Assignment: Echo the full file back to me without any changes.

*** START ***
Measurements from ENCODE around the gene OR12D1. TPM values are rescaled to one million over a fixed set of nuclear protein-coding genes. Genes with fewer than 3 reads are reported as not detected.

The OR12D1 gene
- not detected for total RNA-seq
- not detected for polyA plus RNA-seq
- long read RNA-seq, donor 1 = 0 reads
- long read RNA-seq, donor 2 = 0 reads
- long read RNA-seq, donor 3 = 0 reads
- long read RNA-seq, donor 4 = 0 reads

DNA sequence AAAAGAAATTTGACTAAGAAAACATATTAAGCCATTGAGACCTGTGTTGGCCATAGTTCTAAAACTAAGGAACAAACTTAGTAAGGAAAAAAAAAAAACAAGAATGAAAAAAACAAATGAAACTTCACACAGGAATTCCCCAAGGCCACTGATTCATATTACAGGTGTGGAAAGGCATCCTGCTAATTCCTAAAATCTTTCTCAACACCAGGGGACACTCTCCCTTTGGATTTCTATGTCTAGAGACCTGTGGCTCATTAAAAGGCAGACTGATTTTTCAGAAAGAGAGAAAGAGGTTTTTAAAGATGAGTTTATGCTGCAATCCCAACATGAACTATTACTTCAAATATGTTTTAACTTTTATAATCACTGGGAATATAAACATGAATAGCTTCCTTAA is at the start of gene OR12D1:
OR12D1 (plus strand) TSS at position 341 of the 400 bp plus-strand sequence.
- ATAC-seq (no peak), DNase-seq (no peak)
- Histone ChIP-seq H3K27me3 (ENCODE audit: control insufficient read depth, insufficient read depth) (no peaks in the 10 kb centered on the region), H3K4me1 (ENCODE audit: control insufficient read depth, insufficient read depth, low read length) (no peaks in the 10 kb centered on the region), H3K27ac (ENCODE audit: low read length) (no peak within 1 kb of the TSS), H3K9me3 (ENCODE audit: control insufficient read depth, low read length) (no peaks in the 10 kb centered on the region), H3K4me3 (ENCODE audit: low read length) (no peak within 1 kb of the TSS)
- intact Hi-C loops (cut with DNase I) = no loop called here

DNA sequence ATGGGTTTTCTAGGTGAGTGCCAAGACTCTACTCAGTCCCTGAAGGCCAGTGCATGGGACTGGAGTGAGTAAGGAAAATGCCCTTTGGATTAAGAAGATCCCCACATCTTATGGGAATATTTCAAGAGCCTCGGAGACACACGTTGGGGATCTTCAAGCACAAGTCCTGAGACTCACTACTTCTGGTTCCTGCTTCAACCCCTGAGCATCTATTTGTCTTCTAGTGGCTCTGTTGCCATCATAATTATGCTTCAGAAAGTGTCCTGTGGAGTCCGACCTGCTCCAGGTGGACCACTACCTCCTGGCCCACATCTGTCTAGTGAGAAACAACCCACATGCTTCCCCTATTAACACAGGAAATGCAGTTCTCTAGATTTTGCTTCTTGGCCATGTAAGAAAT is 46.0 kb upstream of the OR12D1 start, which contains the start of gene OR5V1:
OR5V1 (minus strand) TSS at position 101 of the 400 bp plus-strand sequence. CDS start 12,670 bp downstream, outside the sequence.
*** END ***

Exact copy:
Measurements from ENCODE around the gene OR12D1. TPM values are rescaled to one million over a fixed set of nuclear protein-coding genes. Genes with fewer than 3 reads are reported as not detected.

The OR12D1 gene
- not detected for total RNA-seq
- not detected for polyA plus RNA-seq
- long read RNA-seq, donor 1 = 0 reads
- long read RNA-seq, donor 2 = 0 reads
- long read RNA-seq, donor 3 = 0 reads
- long read RNA-seq, donor 4 = 0 reads

DNA sequence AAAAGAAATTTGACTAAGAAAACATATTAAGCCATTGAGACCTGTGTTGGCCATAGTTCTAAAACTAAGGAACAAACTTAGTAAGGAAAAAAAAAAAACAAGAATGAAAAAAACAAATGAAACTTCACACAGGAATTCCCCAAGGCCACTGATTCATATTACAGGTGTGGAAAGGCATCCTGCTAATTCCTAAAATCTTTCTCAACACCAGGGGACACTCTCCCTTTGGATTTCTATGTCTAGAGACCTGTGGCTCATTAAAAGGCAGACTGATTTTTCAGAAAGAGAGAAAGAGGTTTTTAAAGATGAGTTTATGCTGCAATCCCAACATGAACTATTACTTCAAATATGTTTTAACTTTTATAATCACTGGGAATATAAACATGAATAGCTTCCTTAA is at the start of gene OR12D1:
OR12D1 (plus strand) TSS at position 341 of the 400 bp plus-strand sequence.
- ATAC-seq (no peak), DNase-seq (no peak)
- Histone ChIP-seq H3K27me3 (ENCODE audit: control insufficient read depth, insufficient read depth) (no peaks in the 10 kb centered on the region), H3K4me1 (ENCODE audit: control insufficient read depth, insufficient read depth, low read length) (no peaks in the 10 kb centered on the region), H3K27ac (ENCODE audit: low read length) (no peak within 1 kb of the TSS), H3K9me3 (ENCODE audit: control insufficient read depth, low read length) (no peaks in the 10 kb centered on the region), H3K4me3 (ENCODE audit: low read length) (no peak within 1 kb of the TSS)
- intact Hi-C loops (cut with DNase I) = no loop called here

DNA sequence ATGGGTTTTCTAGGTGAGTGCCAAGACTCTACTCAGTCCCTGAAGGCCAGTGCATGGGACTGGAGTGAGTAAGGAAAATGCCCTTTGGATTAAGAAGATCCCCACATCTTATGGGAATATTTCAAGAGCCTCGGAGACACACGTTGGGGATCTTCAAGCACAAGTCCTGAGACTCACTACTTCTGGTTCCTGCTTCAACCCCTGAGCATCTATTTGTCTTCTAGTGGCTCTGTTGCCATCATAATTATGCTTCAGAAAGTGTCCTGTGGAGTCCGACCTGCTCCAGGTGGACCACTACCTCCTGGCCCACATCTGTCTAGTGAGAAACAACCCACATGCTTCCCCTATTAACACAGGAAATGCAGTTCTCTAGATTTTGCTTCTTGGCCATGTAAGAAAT is 46.0 kb upstream of the OR12D1 start, which contains the start of gene OR5V1:
OR5V1 (minus strand) TSS at position 101 of the 400 bp plus-strand sequence. CDS start 12,670 bp downstream, outside the sequence.